• Forty-nine (49) 6.5" x 1.5" (horizontal sashing)
Eight (8) 1.5" strips (vertical sashing)

Note: you may be able to get by with only seven (7) cuts, if you use leftovers from the horizontal sashing.
  • Cut and piece together to fit
Seven (7) 4" strips (borders)

BINDING - 1/2 yard

I hope that you find this tutorial helpful. If you make your own Dacha quilt, please use the hashtag #dachaquilt and tag me on Instagram (@kairleoaks). I'd love to see your work!

Quilted by Utah Valley Quilting.

Wednesday, November 29, 2017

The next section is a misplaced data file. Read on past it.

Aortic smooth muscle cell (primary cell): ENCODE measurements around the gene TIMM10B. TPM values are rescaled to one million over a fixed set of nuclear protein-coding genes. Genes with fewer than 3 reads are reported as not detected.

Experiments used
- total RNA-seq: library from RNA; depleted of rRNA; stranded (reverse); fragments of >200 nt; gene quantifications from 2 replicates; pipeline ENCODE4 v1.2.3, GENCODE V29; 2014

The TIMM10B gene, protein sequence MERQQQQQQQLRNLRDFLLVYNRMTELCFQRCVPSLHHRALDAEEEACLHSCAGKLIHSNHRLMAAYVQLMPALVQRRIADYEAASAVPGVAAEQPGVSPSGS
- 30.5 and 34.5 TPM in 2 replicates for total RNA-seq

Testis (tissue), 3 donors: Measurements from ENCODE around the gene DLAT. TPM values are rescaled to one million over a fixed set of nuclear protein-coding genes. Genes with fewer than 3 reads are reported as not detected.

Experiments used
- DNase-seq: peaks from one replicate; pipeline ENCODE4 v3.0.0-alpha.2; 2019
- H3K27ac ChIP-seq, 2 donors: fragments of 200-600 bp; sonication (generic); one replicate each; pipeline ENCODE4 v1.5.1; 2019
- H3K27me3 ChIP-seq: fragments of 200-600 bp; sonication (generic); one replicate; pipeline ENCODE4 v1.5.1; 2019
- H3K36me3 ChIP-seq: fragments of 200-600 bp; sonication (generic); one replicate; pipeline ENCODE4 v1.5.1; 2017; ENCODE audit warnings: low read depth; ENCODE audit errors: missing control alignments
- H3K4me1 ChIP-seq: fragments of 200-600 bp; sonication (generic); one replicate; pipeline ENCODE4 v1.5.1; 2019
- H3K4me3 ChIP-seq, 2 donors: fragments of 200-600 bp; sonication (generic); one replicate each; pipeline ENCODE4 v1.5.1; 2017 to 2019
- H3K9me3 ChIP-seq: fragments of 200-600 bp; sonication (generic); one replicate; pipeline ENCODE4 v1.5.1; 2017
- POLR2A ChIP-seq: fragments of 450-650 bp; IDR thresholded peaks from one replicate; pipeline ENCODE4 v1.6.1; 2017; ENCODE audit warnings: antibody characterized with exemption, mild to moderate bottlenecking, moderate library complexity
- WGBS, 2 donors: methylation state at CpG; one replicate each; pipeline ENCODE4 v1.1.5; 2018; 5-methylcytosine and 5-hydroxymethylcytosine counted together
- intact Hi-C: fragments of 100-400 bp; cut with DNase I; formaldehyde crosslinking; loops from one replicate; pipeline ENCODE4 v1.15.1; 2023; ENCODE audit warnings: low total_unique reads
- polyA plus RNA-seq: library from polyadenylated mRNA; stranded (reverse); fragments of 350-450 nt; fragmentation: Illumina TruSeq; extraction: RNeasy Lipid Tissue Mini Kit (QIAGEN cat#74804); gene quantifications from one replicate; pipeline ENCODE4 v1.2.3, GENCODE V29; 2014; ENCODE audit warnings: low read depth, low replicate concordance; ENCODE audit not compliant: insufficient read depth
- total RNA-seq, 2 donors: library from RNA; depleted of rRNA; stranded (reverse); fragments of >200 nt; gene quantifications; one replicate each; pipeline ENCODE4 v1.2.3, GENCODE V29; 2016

Kitty Caddy Clutch :: Fat Quarter Shop

I love when I have the opportunity to refresh new skills and learn new ones. This Kitty Caddy Clutch by Fat Quarter Shop and Stacy Iest Hsu gave me all sorts of opportunities! It's been a long time since I've made my own bias tape, and even longer since I've done hand embroidery. It was nice to discover that, with a little bit of practice, my abilities came back nicely.

Rather than using velcro or a traditional snap, which the pattern calls for, I knew that I wanted to use a magnetic snap for a more professional look. I was surprised how easy they were to use. The most important part is making sure that you have everything lined up correctly, because once you make those little cuts into the fabric for the brad attachment to go through, there is no going back!